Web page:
Best Practices for Using Helm in Kubernetes
While Helm can do many things, it’s important to remember that simplicity is key. One of the main reasons to use Helm is to abstract away complexity and make application deployment easier. Therefore, it’s crucial to keep your charts as simple as possible.
This means avoiding overly complex configurations and keeping your charts readable and understandable. Remember, others might need to read and understand your charts, so clarity is essential. The simpler your charts are, the more maintainable and reusable they will be.
Leverage Built-In Objects
Helm has a variety of built-in objects that you can use in your charts. These objects can be used to control the flow of template rendering, perform logical operations, and access properties of the chart or release.
By leveraging these built-in objects, you can create dynamic charts that adapt to different environments and configurations. This makes your charts more flexible and reusable, increasing the overall efficiency of your application deployment process.
Keep Charts DRY (Don’t Repeat Yourself)
As with any coding practice, it’s important to keep your Helm charts DRY (Don’t Repeat Yourself). Duplicating code in your Helm charts not only makes them harder to maintain but also increases the likelihood of errors.
Helm provides several features to keep your charts DRY. For example, you can use the include directive to include snippets of code in multiple places. You can also define helper templates that can be reused throughout your chart.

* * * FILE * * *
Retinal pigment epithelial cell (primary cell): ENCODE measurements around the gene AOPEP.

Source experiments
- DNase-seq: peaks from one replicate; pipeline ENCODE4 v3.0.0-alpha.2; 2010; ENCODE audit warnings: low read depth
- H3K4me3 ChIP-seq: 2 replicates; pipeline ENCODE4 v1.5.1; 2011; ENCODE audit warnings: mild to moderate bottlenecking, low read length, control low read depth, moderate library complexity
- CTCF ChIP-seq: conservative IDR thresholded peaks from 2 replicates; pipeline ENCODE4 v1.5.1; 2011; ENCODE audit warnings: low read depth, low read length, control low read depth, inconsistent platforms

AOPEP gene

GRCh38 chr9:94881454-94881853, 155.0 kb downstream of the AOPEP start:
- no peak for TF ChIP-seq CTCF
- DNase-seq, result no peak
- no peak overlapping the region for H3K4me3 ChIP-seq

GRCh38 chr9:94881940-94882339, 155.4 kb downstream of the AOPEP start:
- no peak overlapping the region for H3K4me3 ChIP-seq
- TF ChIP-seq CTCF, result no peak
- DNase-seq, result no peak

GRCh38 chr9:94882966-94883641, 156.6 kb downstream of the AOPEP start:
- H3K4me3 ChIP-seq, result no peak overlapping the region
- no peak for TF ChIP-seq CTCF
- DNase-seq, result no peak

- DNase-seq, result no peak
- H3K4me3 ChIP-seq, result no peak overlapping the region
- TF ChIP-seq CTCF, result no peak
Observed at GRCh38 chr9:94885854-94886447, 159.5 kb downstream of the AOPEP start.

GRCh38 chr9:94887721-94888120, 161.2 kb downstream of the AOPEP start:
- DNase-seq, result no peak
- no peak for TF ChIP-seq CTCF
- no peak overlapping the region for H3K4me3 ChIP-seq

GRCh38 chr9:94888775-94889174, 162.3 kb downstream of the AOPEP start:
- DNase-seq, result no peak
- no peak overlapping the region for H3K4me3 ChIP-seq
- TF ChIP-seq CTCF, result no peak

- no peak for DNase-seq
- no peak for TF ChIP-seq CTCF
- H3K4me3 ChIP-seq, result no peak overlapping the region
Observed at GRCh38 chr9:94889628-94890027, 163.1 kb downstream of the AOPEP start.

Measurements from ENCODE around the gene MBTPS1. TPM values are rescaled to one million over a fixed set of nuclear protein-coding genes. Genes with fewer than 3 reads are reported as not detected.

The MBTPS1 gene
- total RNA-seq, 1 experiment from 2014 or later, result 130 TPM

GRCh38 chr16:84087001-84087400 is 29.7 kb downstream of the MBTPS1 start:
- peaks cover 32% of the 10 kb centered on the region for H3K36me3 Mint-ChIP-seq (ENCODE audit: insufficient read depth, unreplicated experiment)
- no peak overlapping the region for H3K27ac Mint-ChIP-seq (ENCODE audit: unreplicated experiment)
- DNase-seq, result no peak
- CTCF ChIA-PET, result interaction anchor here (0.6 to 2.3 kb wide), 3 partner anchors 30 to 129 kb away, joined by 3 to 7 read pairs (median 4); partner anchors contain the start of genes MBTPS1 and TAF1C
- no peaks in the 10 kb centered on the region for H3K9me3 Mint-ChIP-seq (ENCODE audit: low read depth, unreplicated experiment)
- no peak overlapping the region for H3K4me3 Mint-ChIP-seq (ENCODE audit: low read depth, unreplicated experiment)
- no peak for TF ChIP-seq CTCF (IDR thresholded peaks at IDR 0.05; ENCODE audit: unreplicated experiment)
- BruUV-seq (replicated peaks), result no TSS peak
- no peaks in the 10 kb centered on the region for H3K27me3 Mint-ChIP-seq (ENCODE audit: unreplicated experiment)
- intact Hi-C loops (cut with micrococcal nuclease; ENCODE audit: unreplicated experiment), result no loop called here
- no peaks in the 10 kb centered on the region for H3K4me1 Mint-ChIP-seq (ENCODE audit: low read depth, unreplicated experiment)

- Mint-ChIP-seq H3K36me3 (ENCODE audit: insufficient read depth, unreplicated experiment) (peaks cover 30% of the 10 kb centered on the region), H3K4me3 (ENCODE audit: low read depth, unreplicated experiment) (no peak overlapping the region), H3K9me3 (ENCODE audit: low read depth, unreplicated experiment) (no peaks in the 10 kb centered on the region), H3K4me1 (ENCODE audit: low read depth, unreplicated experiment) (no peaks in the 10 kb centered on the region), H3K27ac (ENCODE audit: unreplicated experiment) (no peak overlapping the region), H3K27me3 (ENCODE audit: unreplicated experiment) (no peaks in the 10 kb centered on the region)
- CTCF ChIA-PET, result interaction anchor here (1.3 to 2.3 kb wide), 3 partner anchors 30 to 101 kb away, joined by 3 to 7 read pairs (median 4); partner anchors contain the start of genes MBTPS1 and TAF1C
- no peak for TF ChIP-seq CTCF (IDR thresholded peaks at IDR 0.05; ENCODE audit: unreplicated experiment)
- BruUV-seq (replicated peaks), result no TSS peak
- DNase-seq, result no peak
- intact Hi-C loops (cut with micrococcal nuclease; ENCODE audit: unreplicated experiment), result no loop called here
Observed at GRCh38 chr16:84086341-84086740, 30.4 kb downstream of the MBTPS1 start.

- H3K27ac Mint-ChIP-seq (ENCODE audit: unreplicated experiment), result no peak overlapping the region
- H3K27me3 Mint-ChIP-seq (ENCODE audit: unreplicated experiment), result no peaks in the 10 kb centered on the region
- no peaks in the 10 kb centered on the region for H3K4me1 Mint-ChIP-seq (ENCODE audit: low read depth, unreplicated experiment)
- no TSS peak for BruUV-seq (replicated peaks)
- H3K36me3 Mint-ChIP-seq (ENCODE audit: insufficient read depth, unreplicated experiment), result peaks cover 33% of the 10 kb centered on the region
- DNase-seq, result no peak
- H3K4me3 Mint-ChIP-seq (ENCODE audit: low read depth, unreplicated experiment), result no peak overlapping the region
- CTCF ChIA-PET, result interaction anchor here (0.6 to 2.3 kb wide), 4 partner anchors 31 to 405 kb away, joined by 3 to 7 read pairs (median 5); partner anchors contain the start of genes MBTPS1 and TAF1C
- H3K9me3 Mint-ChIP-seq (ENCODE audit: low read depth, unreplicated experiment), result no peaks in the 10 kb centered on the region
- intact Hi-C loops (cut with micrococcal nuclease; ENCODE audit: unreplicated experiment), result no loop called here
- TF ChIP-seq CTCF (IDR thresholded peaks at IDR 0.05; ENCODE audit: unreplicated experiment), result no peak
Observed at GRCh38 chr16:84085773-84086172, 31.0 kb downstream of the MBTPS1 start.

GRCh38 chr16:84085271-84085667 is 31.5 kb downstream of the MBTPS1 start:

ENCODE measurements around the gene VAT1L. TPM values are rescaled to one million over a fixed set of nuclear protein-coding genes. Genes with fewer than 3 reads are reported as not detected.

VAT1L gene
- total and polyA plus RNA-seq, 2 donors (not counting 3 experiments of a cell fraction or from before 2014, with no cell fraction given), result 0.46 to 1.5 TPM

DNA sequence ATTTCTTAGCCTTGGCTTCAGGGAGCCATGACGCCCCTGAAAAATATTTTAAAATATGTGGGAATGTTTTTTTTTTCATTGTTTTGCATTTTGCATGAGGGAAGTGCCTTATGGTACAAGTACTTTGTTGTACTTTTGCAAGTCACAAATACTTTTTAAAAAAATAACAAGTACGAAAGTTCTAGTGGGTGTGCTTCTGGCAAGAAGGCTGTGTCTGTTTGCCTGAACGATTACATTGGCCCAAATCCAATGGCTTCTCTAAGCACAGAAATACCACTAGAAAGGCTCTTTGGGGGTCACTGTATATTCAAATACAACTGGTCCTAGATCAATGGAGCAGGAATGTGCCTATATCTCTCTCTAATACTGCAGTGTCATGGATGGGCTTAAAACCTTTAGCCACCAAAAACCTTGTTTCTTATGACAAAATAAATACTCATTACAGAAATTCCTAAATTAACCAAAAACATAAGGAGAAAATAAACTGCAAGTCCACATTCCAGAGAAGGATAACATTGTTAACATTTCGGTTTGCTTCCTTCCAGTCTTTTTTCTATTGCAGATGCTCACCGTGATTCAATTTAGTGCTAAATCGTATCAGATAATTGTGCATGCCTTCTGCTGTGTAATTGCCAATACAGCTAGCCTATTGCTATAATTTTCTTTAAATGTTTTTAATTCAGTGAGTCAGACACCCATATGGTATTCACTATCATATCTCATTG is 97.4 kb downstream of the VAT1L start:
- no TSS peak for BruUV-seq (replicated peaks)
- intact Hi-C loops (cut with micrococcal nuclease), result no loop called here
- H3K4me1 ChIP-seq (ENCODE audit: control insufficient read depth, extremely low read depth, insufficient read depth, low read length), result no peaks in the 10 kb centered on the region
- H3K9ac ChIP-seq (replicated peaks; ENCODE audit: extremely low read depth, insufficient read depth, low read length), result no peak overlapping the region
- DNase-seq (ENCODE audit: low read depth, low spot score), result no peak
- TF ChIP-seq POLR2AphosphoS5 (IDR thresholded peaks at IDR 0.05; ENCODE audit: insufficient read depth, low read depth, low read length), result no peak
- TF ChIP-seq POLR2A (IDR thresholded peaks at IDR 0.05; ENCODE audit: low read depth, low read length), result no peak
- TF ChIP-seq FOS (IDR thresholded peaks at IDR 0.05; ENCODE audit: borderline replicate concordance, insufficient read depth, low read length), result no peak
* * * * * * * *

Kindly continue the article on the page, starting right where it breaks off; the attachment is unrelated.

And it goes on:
Secure Your Helm Usage
Security should always be a top priority when using any technology, and Helm is no exception. Helm provides several features to help you secure your Helm usage.
For example, you can use Helm’s role-based access control (RBAC) to control who can install, upgrade, or delete releases. You can also use Helm’s secret management to securely store sensitive information, such as passwords and API keys.
Additionally, it’s important to only use trusted charts from trusted sources. While the Helm Hub provides a wealth of community-contributed charts, not all of them may be secure or reliable. Always verify the source and integrity of the charts you use.
Maintain a Well-Organized Chart Repository
Lastly, it’s important to maintain a well-organized chart repository. A chart repository is a place where packaged charts can be stored and shared.
Organizing your chart repository well will make it easier for you and others to find and use your charts. This includes giving your charts meaningful names, documenting your charts properly, and versioning your charts.
In conclusion, Kubernetes Helm is a powerful tool that can greatly simplify application deployment and management in Kubernetes. However, like any tool, it’s important to use it wisely and follow best practices to reap its full benefits. By understanding the benefits of Helm and following the best practices outlined in this guide, you can become a proficient user of Helm and take your Kubernetes skills to the next level.
Author Bio: Gilad David Maayan Gilad David Maayan is a technology writer who has worked with over 150 technology companies including SAP, Imperva, Samsung NEXT, NetApp and Check Point, producing technical and thought leadership content that elucidates technical solutions for developers and IT leadership. Today he heads Agile SEO, the leading marketing agency in the technology industry. LinkedIn: https://www.linkedin.com/in/giladdavidmaayan/